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We're setting up a new web2.0 type site with elements of e-commerce. Budget is kind of tight. Due to the nature of the site and promotions, etc., we expect traffic could ramp up fairly quickly. Looking for advice for a good configuration to start with, we' looking to co-lo with CalPop in downtown LA.

We've looked at Dell, ABMX.com, and got a quote from CalPop (they make their own servers as they also do managed hosting). Price range has been anywhere from about $1200-$3300 per server. We're thinking to start with a web server and db server, both with mirrored drives. It would be nice to stay under about 2k per server if possible. Min configuration for each would probably be a quad-core with 8GB Ram. Thinking to run Windows Server 2008 R2 (Web Edition?) and SQL Server 2008.

Looking for advice on the best server configurations and/or brands that fit the budget, yet will allow us to smoothly scale as traffic increases. Reliability is also pretty important. Also wondering if a switch/router is necessary or useful to connect the two servers.

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Please specify the language that to be used within your apps. –  Embreau Apr 3 '10 at 15:36
    
Considering they are going for windows server 2008 with SQL Server I'm thinking asp.net –  Jimmy Apr 3 '10 at 15:47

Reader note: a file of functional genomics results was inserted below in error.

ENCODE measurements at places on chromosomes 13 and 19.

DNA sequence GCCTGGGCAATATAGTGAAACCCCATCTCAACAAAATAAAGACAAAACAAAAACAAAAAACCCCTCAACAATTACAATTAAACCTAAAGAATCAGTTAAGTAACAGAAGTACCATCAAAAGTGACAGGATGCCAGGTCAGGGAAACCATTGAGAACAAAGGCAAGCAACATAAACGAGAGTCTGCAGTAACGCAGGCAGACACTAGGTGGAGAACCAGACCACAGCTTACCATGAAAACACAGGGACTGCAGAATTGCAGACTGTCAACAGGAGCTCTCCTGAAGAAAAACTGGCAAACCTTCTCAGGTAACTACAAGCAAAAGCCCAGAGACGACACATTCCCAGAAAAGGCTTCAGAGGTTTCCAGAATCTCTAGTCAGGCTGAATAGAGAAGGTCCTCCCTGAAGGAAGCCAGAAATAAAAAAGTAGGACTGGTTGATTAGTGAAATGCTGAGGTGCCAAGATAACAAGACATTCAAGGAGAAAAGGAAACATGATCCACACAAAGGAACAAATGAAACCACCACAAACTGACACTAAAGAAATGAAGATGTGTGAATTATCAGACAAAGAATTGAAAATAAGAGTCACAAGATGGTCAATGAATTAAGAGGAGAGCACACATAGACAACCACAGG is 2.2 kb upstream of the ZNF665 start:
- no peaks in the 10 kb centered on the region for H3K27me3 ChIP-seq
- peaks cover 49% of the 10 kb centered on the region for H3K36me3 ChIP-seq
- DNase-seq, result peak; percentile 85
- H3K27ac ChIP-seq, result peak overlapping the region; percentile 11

i would rather not assume anything... especially since c# is 100x more popular these days. –  Embreau Apr 3 '10 at 16:00
    
100x :) you like to thing BIG, but why do you assume the language is so important ? –  Jimmy Apr 3 '10 at 16:27

2 Answers 2

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Given that you've already chosen your environment (that specific colo), it might have an impact on your decision. First, are you planning to use the colo for hands on type work? You have options. In some cases you may rent space from them but choose to do 100% of the actual work on your servers (including the hands on physical stuff). Optionally, you may plan to lean on the colo a little and have them do some of the basic management for you (possibly including racking and cabling the gear, installing Windows, ongoing patching and monitoring, backups, etc). My point is that if you are going to opt to have them help with some of the administration, using their custom-build servers would likely be a very good idea.